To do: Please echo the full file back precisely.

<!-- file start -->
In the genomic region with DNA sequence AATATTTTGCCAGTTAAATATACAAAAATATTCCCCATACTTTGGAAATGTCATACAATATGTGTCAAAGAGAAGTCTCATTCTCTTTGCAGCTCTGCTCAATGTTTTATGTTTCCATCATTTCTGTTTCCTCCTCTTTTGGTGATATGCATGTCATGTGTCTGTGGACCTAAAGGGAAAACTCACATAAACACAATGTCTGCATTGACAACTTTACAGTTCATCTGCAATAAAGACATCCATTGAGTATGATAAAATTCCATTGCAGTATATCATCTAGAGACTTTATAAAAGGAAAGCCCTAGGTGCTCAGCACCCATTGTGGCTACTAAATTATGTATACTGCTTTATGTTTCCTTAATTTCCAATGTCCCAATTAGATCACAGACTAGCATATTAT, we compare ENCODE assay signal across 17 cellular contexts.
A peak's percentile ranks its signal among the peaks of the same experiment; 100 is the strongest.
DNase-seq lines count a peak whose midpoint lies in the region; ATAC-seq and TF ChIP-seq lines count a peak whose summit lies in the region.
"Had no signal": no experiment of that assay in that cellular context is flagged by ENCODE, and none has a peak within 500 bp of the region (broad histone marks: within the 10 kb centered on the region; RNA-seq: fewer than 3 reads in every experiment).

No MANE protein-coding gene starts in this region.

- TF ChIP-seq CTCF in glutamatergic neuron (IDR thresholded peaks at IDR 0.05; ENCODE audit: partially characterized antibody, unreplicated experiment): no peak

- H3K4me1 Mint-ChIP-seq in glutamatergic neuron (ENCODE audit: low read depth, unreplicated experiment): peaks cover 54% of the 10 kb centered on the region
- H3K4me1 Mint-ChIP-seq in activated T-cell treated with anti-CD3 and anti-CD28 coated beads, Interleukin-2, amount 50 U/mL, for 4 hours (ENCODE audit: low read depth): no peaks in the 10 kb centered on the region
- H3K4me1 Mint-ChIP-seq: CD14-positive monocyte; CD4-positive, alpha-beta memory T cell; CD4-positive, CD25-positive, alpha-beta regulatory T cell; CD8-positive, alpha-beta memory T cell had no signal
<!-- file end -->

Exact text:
In the genomic region with DNA sequence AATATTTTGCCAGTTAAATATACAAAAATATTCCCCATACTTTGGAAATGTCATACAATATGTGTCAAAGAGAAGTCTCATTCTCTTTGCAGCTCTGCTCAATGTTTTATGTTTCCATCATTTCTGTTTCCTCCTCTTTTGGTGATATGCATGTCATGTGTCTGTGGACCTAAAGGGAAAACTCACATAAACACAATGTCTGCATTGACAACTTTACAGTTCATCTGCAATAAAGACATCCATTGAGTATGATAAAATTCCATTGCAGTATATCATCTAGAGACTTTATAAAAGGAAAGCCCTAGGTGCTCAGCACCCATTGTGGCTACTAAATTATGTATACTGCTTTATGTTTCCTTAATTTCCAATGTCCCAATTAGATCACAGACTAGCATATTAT, we compare ENCODE assay signal across 17 cellular contexts.
A peak's percentile ranks its signal among the peaks of the same experiment; 100 is the strongest.
DNase-seq lines count a peak whose midpoint lies in the region; ATAC-seq and TF ChIP-seq lines count a peak whose summit lies in the region.
"Had no signal": no experiment of that assay in that cellular context is flagged by ENCODE, and none has a peak within 500 bp of the region (broad histone marks: within the 10 kb centered on the region; RNA-seq: fewer than 3 reads in every experiment).

No MANE protein-coding gene starts in this region.

- TF ChIP-seq CTCF in glutamatergic neuron (IDR thresholded peaks at IDR 0.05; ENCODE audit: partially characterized antibody, unreplicated experiment): no peak

- H3K4me1 Mint-ChIP-seq in glutamatergic neuron (ENCODE audit: low read depth, unreplicated experiment): peaks cover 54% of the 10 kb centered on the region
- H3K4me1 Mint-ChIP-seq in activated T-cell treated with anti-CD3 and anti-CD28 coated beads, Interleukin-2, amount 50 U/mL, for 4 hours (ENCODE audit: low read depth): no peaks in the 10 kb centered on the region
- H3K4me1 Mint-ChIP-seq: CD14-positive monocyte; CD4-positive, alpha-beta memory T cell; CD4-positive, CD25-positive, alpha-beta regulatory T cell; CD8-positive, alpha-beta memory T cell had no signal